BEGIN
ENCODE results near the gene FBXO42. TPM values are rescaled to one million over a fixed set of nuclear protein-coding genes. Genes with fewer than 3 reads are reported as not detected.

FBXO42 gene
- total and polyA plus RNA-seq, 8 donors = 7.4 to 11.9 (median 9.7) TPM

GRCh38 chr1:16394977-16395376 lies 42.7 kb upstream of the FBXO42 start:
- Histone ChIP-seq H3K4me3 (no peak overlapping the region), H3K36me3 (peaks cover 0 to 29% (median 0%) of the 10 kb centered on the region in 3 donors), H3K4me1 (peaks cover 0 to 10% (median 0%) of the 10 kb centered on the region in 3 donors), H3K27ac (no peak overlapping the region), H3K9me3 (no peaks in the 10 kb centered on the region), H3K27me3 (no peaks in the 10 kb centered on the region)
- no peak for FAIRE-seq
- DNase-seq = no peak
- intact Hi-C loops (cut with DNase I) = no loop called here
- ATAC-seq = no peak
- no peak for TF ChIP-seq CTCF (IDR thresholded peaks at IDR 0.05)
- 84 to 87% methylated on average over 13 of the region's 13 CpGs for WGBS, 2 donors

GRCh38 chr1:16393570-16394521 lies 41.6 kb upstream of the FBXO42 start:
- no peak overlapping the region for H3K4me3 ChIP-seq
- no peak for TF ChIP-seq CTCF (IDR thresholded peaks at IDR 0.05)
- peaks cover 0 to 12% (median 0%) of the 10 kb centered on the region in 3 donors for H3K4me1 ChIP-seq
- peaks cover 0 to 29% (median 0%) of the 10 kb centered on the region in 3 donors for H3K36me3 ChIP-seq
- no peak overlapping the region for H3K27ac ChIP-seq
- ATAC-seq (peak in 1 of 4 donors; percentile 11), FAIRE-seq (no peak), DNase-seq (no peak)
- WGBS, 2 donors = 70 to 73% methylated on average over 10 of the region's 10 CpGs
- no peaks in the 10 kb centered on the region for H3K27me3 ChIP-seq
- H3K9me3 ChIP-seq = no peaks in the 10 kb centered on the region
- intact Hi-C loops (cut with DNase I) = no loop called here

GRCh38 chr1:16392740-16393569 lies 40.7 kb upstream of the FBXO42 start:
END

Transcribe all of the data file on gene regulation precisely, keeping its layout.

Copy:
ENCODE results near the gene FBXO42. TPM values are rescaled to one million over a fixed set of nuclear protein-coding genes. Genes with fewer than 3 reads are reported as not detected.

FBXO42 gene
- total and polyA plus RNA-seq, 8 donors = 7.4 to 11.9 (median 9.7) TPM

GRCh38 chr1:16394977-16395376 lies 42.7 kb upstream of the FBXO42 start:
- Histone ChIP-seq H3K4me3 (no peak overlapping the region), H3K36me3 (peaks cover 0 to 29% (median 0%) of the 10 kb centered on the region in 3 donors), H3K4me1 (peaks cover 0 to 10% (median 0%) of the 10 kb centered on the region in 3 donors), H3K27ac (no peak overlapping the region), H3K9me3 (no peaks in the 10 kb centered on the region), H3K27me3 (no peaks in the 10 kb centered on the region)
- no peak for FAIRE-seq
- DNase-seq = no peak
- intact Hi-C loops (cut with DNase I) = no loop called here
- ATAC-seq = no peak
- no peak for TF ChIP-seq CTCF (IDR thresholded peaks at IDR 0.05)
- 84 to 87% methylated on average over 13 of the region's 13 CpGs for WGBS, 2 donors

GRCh38 chr1:16393570-16394521 lies 41.6 kb upstream of the FBXO42 start:
- no peak overlapping the region for H3K4me3 ChIP-seq
- no peak for TF ChIP-seq CTCF (IDR thresholded peaks at IDR 0.05)
- peaks cover 0 to 12% (median 0%) of the 10 kb centered on the region in 3 donors for H3K4me1 ChIP-seq
- peaks cover 0 to 29% (median 0%) of the 10 kb centered on the region in 3 donors for H3K36me3 ChIP-seq
- no peak overlapping the region for H3K27ac ChIP-seq
- ATAC-seq (peak in 1 of 4 donors; percentile 11), FAIRE-seq (no peak), DNase-seq (no peak)
- WGBS, 2 donors = 70 to 73% methylated on average over 10 of the region's 10 CpGs
- no peaks in the 10 kb centered on the region for H3K27me3 ChIP-seq
- H3K9me3 ChIP-seq = no peaks in the 10 kb centered on the region
- intact Hi-C loops (cut with DNase I) = no loop called here

GRCh38 chr1:16392740-16393569 lies 40.7 kb upstream of the FBXO42 start: